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02-10-2020 | Rheumatology | News | Article

Turmeric extract may reduce knee osteoarthritis pain

Author:
Laura Cowen

medwireNews: Treatment with Curcuma longa (turmeric) extract may reduce pain but not swelling among patients with symptomatic knee osteoarthritis and knee effusion–synovitis, Australian researchers report.

Benny Antony (University of Tasmania, Hobart) and co-investigators found that the mean visual analog scale (VAS; 0–100 mm) pain score fell by 23.8 mm from a baseline of 55.6 mm following 12 weeks of randomly assigned treatment with turmeric extract 500 mg twice daily (n=36).

By comparison, mean VAS pain score fell by 14.6 mm, from 54.4 mm at baseline, during 12 weeks of treatment with placebo (n=34).

Writing in the Annals of Internal Medicine, Antony et al say that the mean difference of 9.1 mm between the two groups was statically significant, but “may be of uncertain clinical importance” because the “modest effect size” was smaller than the prespecified minimal clinically important difference of 18.0 mm.

However, the authors note that “the first recommended drug therapy in most knee osteoarthritis treatment guidelines until 2019 was paracetamol [acetaminophen], which reportedly showed only a 3.7-mm difference on a 100-mm scale and had a less favorable safety profile [than Curcuma longa].”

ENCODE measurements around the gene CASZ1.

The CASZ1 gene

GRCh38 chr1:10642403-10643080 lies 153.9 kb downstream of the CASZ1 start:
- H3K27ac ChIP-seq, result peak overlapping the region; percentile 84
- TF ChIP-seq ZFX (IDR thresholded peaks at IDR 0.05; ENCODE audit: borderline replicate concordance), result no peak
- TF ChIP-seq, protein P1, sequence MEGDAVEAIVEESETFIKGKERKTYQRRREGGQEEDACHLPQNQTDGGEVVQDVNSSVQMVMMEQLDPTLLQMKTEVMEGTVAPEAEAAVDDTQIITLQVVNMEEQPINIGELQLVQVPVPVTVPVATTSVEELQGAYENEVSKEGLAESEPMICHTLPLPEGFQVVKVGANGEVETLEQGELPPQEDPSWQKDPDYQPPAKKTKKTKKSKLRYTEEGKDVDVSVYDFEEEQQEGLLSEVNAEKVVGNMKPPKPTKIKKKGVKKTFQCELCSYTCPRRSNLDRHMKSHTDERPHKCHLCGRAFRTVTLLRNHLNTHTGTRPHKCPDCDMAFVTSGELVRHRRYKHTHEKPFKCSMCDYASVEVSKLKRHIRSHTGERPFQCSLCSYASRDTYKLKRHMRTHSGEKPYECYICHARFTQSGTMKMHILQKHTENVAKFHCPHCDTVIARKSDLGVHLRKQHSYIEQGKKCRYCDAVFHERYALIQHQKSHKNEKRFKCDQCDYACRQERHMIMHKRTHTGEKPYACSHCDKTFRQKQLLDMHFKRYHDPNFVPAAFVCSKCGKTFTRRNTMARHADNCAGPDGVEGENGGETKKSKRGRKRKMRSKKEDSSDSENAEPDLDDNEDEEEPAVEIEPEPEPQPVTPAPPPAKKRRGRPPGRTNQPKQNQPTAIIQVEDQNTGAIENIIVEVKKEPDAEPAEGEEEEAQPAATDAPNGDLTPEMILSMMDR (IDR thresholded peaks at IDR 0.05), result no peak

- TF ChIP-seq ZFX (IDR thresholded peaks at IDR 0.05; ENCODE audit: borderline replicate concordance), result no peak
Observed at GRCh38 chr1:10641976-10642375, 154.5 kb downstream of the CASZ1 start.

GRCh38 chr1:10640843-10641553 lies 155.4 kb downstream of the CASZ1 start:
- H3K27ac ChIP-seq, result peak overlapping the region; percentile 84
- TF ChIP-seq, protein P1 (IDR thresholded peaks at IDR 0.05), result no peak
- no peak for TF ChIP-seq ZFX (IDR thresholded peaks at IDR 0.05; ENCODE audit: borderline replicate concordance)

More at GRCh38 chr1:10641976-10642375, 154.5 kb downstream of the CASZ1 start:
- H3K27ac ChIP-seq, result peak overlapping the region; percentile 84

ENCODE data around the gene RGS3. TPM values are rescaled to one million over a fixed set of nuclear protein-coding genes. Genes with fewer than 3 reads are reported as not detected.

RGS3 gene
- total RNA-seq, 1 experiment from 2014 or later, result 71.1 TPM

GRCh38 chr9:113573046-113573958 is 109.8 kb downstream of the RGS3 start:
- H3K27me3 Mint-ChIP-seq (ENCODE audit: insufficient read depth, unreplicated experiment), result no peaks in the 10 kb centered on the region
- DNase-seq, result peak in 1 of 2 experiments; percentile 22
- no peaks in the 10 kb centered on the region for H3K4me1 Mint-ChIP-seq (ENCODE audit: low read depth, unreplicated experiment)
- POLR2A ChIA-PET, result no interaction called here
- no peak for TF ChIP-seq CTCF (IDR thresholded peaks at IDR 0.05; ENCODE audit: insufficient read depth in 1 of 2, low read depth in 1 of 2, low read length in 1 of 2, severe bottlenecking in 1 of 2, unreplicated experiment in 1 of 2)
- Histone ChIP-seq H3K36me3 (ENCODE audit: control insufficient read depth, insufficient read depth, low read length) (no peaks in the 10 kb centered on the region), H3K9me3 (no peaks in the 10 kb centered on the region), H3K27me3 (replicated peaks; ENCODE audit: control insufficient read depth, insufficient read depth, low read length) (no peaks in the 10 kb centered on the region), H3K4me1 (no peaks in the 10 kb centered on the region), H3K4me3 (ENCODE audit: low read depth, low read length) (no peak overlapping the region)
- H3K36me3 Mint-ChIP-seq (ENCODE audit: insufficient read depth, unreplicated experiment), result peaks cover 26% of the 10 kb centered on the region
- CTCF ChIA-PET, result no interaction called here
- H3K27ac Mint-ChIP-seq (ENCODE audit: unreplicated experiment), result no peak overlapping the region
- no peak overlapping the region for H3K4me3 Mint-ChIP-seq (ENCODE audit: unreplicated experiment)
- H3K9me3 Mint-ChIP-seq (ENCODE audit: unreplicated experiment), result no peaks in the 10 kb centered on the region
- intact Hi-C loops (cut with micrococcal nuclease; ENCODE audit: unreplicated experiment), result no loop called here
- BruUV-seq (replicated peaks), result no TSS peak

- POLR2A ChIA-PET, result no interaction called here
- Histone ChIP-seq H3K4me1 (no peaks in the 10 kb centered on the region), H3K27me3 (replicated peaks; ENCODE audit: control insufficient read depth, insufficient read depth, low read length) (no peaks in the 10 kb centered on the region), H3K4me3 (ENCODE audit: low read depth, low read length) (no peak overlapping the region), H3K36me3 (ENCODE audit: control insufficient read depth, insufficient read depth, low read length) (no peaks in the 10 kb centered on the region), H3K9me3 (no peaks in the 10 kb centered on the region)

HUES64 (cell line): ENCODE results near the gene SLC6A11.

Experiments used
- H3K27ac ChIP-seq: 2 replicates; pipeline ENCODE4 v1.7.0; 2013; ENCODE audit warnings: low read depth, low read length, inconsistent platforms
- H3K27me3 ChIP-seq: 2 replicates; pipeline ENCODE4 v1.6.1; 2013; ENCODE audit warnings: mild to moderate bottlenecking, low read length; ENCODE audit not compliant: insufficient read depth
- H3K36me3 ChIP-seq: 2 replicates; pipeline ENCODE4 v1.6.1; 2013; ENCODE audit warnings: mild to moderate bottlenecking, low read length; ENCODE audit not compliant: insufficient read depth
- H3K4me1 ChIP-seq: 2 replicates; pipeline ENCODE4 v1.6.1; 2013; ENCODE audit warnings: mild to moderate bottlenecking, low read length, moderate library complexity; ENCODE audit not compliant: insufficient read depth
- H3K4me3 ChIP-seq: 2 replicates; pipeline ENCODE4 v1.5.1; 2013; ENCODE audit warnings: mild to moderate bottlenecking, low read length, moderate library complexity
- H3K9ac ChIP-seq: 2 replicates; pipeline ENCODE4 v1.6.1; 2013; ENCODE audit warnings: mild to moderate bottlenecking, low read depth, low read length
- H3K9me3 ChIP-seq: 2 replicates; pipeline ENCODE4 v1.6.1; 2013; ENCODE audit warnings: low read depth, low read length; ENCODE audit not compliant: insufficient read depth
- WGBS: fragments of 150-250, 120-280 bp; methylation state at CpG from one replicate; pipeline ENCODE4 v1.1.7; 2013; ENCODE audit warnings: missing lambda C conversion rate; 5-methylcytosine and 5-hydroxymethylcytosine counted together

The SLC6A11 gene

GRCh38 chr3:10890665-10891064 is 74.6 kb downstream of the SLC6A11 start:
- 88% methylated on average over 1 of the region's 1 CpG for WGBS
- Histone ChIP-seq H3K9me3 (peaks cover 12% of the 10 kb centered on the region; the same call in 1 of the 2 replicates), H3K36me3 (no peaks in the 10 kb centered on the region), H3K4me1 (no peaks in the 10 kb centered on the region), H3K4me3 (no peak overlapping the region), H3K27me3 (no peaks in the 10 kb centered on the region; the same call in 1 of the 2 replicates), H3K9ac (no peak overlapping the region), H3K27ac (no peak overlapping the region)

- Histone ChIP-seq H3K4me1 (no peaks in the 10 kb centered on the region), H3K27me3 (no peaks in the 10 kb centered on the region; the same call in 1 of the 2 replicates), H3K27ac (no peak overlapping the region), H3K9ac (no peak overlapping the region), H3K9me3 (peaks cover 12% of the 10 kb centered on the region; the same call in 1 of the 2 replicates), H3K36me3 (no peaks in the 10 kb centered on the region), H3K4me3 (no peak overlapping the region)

The researchers also found that the patients who received turmeric extract experienced a significantly greater mean improvement in WOMAC knee pain (84.2 vs 37.0 mm reduction) and function (292.0 vs 179.7 mm reduction) scores and were more likely to be OARSI-OMERACT responders than those who received placebo (62.9 vs 38.2%).

Conversely, there was no significant difference between the two groups in the mean change in magnetic resonance imaging-assessed effusion–synovitis volume (1.1 vs –2.1 mL) or lateral femoral cartilage T2 relaxation time (–0.2 vs 0.2 ms).

Post-hoc analyses indicated that the reductions in pain were limited to participants with a lower baseline effusion–synovitis volume, which could be because “participants with a higher effusion–synovitis volume may have more severe disease,” Antony and team remark.

They point out, however, that this finding is “contrary to our original hypothesis that [Curcuma longa] may work best in persons with more local inflammation.”

The authors conclude: “Overall, these results suggest that the modest effect on knee pain in our study may be clinically relevant and that [Curcuma longa] may be a treatment option for managing knee osteoarthritis symptoms.”

They add: “Multicenter trials with larger sample sizes are needed to assess the clinical significance of these findings.”

medwireNews is an independent medical news service provided by Springer Healthcare Ltd. © 2020 Springer Healthcare Ltd, part of the Springer Nature Group

Ann Intern Med 2020; doi:10.7326/M20-0990

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